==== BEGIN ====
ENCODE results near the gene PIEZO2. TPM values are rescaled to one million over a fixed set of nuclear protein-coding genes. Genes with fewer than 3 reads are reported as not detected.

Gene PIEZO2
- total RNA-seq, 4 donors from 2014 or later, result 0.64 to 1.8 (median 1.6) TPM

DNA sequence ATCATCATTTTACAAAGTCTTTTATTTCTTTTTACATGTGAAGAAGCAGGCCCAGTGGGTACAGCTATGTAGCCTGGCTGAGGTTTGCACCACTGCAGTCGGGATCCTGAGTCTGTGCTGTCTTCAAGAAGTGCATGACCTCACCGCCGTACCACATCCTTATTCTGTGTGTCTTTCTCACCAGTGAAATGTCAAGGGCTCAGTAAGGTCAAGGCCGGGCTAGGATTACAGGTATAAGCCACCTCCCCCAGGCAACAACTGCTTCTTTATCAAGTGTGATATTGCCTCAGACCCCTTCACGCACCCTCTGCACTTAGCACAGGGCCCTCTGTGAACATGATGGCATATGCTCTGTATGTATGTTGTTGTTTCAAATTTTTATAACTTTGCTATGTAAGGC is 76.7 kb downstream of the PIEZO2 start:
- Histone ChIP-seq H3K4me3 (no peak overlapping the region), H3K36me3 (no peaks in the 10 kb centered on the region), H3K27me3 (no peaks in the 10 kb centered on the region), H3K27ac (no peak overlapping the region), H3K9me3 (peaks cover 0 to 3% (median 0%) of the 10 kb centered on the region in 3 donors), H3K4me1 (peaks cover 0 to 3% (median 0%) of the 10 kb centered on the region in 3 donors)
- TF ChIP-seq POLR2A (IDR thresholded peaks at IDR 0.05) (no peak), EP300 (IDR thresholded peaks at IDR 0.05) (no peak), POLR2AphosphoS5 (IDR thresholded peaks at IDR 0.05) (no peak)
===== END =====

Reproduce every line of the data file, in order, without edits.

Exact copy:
ENCODE results near the gene PIEZO2. TPM values are rescaled to one million over a fixed set of nuclear protein-coding genes. Genes with fewer than 3 reads are reported as not detected.

Gene PIEZO2
- total RNA-seq, 4 donors from 2014 or later, result 0.64 to 1.8 (median 1.6) TPM

DNA sequence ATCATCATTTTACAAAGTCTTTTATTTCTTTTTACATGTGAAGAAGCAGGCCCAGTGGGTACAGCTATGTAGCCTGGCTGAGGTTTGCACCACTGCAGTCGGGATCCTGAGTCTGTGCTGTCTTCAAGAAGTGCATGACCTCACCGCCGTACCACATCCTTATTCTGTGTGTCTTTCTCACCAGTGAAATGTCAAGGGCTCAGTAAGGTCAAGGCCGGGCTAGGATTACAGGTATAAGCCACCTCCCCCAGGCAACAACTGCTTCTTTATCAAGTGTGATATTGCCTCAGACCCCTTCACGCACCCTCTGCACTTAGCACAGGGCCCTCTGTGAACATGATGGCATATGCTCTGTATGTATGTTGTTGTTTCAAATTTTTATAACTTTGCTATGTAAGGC is 76.7 kb downstream of the PIEZO2 start:
- Histone ChIP-seq H3K4me3 (no peak overlapping the region), H3K36me3 (no peaks in the 10 kb centered on the region), H3K27me3 (no peaks in the 10 kb centered on the region), H3K27ac (no peak overlapping the region), H3K9me3 (peaks cover 0 to 3% (median 0%) of the 10 kb centered on the region in 3 donors), H3K4me1 (peaks cover 0 to 3% (median 0%) of the 10 kb centered on the region in 3 donors)
- TF ChIP-seq POLR2A (IDR thresholded peaks at IDR 0.05) (no peak), EP300 (IDR thresholded peaks at IDR 0.05) (no peak), POLR2AphosphoS5 (IDR thresholded peaks at IDR 0.05) (no peak)